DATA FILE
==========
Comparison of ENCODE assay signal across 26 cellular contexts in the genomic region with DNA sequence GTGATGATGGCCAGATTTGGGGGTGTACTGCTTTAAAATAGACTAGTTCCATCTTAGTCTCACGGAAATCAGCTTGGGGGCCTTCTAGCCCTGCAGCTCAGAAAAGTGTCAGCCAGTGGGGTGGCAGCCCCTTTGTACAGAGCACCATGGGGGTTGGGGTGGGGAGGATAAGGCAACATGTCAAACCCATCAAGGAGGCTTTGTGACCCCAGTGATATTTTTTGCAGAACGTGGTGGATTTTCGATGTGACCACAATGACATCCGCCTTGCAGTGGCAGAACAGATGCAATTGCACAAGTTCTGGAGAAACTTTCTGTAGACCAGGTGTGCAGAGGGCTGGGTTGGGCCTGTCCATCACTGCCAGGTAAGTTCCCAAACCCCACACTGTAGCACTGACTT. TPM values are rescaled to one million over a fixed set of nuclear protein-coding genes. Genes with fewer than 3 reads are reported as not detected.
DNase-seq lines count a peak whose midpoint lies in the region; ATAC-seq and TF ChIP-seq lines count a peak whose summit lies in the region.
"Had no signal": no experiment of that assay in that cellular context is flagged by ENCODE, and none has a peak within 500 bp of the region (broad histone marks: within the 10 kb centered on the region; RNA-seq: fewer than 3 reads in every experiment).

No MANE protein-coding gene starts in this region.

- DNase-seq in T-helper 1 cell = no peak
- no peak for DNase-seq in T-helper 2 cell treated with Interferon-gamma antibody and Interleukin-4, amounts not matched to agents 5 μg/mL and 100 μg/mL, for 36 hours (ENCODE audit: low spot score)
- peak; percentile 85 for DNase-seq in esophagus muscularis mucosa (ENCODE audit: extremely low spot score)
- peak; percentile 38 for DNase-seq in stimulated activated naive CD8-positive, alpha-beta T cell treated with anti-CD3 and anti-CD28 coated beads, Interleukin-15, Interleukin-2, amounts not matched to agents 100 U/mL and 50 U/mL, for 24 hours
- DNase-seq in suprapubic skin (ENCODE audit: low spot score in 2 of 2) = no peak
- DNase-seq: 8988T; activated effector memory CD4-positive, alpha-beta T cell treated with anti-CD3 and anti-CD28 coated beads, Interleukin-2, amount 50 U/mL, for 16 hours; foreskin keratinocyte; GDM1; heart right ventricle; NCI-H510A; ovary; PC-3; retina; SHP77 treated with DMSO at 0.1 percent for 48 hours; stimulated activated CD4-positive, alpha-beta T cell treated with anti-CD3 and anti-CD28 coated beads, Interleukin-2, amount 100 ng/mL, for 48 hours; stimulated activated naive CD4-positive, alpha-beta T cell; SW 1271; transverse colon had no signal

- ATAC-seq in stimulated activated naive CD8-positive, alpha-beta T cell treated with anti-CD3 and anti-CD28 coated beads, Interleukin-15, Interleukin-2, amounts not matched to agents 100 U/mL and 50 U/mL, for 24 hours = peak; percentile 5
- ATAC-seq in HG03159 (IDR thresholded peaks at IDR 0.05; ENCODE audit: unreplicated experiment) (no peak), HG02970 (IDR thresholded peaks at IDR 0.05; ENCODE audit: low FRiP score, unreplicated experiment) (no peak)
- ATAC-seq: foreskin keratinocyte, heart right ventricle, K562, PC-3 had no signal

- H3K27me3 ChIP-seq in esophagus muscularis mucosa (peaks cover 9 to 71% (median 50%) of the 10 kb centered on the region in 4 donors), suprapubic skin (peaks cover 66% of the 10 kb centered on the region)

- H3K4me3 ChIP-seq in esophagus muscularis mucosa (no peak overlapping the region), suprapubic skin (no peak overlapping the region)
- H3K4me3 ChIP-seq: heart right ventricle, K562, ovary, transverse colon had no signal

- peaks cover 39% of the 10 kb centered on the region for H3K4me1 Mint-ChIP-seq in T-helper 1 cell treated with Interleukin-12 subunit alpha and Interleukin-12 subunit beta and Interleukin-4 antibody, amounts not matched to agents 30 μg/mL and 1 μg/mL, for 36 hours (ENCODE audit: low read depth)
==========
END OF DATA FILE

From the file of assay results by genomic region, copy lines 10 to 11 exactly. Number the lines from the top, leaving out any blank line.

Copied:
- DNase-seq: 8988T; activated effector memory CD4-positive, alpha-beta T cell treated with anti-CD3 and anti-CD28 coated beads, Interleukin-2, amount 50 U/mL, for 16 hours; foreskin keratinocyte; GDM1; heart right ventricle; NCI-H510A; ovary; PC-3; retina; SHP77 treated with DMSO at 0.1 percent for 48 hours; stimulated activated CD4-positive, alpha-beta T cell treated with anti-CD3 and anti-CD28 coated beads, Interleukin-2, amount 100 ng/mL, for 48 hours; stimulated activated naive CD4-positive, alpha-beta T cell; SW 1271; transverse colon had no signal

- ATAC-seq in stimulated activated naive CD8-positive, alpha-beta T cell treated with anti-CD3 and anti-CD28 coated beads, Interleukin-15, Interleukin-2, amounts not matched to agents 100 U/mL and 50 U/mL, for 24 hours = peak; percentile 5